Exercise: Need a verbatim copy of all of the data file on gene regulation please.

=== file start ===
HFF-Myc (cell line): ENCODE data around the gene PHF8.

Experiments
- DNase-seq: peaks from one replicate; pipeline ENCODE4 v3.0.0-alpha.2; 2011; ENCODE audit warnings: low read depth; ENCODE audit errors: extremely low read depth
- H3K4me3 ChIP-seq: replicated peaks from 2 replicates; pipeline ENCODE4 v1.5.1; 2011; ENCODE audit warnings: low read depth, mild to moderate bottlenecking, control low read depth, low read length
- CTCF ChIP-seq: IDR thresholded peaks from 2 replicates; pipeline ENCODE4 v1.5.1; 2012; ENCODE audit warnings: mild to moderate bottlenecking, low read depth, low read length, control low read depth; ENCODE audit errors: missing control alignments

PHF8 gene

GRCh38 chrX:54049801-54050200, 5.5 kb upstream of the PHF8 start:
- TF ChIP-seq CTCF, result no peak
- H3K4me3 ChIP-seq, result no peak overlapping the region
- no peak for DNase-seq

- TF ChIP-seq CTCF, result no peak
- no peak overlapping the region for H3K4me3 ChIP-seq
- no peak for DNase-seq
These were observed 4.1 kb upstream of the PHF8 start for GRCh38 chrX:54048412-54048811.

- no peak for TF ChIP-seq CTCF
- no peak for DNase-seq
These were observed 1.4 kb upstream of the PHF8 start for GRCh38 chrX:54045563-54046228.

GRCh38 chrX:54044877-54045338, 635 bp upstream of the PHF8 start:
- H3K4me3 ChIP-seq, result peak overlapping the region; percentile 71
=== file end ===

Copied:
HFF-Myc (cell line): ENCODE data around the gene PHF8.

Experiments
- DNase-seq: peaks from one replicate; pipeline ENCODE4 v3.0.0-alpha.2; 2011; ENCODE audit warnings: low read depth; ENCODE audit errors: extremely low read depth
- H3K4me3 ChIP-seq: replicated peaks from 2 replicates; pipeline ENCODE4 v1.5.1; 2011; ENCODE audit warnings: low read depth, mild to moderate bottlenecking, control low read depth, low read length
- CTCF ChIP-seq: IDR thresholded peaks from 2 replicates; pipeline ENCODE4 v1.5.1; 2012; ENCODE audit warnings: mild to moderate bottlenecking, low read depth, low read length, control low read depth; ENCODE audit errors: missing control alignments

PHF8 gene

GRCh38 chrX:54049801-54050200, 5.5 kb upstream of the PHF8 start:
- TF ChIP-seq CTCF, result no peak
- H3K4me3 ChIP-seq, result no peak overlapping the region
- no peak for DNase-seq

- TF ChIP-seq CTCF, result no peak
- no peak overlapping the region for H3K4me3 ChIP-seq
- no peak for DNase-seq
These were observed 4.1 kb upstream of the PHF8 start for GRCh38 chrX:54048412-54048811.

- no peak for TF ChIP-seq CTCF
- no peak for DNase-seq
These were observed 1.4 kb upstream of the PHF8 start for GRCh38 chrX:54045563-54046228.

GRCh38 chrX:54044877-54045338, 635 bp upstream of the PHF8 start:
- H3K4me3 ChIP-seq, result peak overlapping the region; percentile 71